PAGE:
Biography and life-writing act as common metaphors in the history of the Oxford English Dictionary, and the principles of historical lexicography which it adopted. As Richard Chenevix Trench stressed in his 1857 lectures (which laid the foundation of the OED), the idea of lexical biography established new imperatives for the proper documentation of the English lexicon: for each word, he stated, "as we hailed it in the cradle, we may follow it, when dead, to the grave". Life-writing, in this model, demanded empirical and inductive engagement in which the descriptive neutrality of the writer is salient. "The word [is] made to exhibit its own history and meaning", as James Murray repeatedly affirmed. Nevertheless, if biography offers a convenient metaphor for the narrative acts of historical lexicography, it also serves to reveal conspicuous problems. Against the easy certainties proposed by Trench, it is clear that questions of both birth and death would, in reality, present often intractable difficulties in making the OED. Other aspects of life-history and development - and the temptations of normative or regulative biography on a variety of levels, both structural and ideological - can prove equally challenging. As this paper suggests, which lives get written, and how they are told, raises important questions of culture, ideology, and hierarchical value as manifested in the OED, in both past and present.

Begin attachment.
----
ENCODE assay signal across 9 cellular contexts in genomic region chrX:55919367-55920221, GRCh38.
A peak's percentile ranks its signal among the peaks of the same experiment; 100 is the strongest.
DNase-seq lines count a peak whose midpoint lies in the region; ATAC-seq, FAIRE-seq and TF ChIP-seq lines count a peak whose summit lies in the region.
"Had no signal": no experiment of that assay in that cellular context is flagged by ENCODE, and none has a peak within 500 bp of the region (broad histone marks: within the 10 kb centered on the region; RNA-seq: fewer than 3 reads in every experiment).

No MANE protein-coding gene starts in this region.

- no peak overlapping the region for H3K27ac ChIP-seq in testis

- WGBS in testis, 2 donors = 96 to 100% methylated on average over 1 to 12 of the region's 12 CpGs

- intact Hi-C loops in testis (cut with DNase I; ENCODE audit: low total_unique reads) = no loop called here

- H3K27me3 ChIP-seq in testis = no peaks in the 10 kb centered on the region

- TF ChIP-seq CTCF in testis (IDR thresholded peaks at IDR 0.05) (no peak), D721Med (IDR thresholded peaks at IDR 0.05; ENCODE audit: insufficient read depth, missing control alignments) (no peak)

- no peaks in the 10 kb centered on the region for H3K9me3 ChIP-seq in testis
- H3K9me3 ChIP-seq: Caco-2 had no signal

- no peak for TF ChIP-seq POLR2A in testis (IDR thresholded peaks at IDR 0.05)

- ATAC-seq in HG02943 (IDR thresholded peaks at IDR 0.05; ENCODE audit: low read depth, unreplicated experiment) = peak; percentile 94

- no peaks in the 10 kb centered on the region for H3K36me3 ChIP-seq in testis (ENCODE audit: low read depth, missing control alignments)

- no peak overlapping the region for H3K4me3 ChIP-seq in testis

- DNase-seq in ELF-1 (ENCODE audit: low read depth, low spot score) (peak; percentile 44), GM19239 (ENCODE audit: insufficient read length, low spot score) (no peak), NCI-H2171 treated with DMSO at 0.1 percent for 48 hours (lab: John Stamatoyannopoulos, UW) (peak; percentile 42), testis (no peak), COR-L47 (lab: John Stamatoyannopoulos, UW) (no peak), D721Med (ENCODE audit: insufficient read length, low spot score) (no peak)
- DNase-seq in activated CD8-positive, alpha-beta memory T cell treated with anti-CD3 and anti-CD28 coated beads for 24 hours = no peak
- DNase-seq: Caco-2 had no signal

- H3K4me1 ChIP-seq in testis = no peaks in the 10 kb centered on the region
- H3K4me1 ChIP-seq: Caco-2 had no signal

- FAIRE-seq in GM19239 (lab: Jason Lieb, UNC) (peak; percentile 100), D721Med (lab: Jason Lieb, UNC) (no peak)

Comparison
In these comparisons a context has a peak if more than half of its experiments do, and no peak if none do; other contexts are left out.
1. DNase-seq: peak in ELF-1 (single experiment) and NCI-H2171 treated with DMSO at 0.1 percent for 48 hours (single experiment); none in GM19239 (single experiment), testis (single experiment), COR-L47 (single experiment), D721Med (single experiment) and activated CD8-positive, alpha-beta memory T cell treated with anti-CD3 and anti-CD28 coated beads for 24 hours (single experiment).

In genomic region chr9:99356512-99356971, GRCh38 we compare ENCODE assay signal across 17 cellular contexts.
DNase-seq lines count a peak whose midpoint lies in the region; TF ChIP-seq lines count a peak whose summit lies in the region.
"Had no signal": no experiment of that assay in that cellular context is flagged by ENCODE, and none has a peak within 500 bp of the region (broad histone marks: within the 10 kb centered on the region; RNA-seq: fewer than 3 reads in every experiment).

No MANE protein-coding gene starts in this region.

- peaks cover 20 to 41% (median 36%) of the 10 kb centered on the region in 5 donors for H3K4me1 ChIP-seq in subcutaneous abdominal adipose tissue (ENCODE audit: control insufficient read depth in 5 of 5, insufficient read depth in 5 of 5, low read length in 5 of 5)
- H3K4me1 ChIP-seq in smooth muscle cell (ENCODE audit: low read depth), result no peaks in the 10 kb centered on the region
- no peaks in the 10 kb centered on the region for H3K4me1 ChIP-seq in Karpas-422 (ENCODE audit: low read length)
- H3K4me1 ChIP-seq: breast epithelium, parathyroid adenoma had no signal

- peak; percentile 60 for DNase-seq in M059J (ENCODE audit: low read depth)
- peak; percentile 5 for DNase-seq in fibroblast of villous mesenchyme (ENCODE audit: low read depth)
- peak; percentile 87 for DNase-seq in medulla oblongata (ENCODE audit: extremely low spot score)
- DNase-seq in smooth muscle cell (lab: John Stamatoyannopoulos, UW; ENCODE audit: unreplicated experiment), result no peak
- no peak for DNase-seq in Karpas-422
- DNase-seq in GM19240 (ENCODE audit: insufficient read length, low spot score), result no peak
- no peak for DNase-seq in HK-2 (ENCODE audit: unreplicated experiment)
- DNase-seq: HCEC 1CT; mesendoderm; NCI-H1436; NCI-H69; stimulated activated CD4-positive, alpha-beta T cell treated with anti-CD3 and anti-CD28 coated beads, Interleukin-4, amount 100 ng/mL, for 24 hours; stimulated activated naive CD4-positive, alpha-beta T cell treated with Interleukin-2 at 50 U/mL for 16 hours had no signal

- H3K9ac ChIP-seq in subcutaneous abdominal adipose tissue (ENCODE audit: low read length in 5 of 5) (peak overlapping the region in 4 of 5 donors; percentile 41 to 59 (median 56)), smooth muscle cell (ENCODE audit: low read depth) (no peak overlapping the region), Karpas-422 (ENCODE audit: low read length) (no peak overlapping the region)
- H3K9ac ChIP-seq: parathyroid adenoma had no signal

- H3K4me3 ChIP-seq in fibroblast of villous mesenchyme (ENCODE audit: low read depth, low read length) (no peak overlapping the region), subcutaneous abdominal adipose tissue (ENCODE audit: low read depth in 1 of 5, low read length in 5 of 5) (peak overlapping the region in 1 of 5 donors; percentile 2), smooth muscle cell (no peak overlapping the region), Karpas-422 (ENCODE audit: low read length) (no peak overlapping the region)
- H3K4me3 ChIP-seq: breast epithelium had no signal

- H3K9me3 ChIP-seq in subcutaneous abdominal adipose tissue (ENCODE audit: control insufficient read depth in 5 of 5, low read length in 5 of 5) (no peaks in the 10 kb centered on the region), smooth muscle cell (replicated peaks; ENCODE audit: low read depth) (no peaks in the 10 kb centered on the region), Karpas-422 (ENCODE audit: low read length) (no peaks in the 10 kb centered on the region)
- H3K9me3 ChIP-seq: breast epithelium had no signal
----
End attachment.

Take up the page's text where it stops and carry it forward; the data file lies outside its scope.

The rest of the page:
Selected Proceedings of the 2012 Symposium on New Approaches in English Historical Lexis (HEL-LEX 3)
edited by R. W. McConchie, Teo Juvonen, Mark Kaunisto, Minna Nevala, and Jukka Tyrkkö
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